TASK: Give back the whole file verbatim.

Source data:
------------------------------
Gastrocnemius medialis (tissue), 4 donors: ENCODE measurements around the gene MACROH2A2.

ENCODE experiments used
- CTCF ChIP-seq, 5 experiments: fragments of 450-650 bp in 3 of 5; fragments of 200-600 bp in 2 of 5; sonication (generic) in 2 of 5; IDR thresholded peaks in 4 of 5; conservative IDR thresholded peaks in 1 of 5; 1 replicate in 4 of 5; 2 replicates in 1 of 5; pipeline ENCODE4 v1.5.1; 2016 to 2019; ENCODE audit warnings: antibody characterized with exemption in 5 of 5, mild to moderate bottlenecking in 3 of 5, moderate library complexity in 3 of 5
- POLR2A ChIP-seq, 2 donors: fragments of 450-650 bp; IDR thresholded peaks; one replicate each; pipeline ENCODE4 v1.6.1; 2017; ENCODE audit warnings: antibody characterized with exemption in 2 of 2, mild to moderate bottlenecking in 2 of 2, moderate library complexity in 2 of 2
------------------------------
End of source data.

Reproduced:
Gastrocnemius medialis (tissue), 4 donors: ENCODE measurements around the gene MACROH2A2.

ENCODE experiments used
- CTCF ChIP-seq, 5 experiments: fragments of 450-650 bp in 3 of 5; fragments of 200-600 bp in 2 of 5; sonication (generic) in 2 of 5; IDR thresholded peaks in 4 of 5; conservative IDR thresholded peaks in 1 of 5; 1 replicate in 4 of 5; 2 replicates in 1 of 5; pipeline ENCODE4 v1.5.1; 2016 to 2019; ENCODE audit warnings: antibody characterized with exemption in 5 of 5, mild to moderate bottlenecking in 3 of 5, moderate library complexity in 3 of 5
- POLR2A ChIP-seq, 2 donors: fragments of 450-650 bp; IDR thresholded peaks; one replicate each; pipeline ENCODE4 v1.6.1; 2017; ENCODE audit warnings: antibody characterized with exemption in 2 of 2, mild to moderate bottlenecking in 2 of 2, moderate library complexity in 2 of 2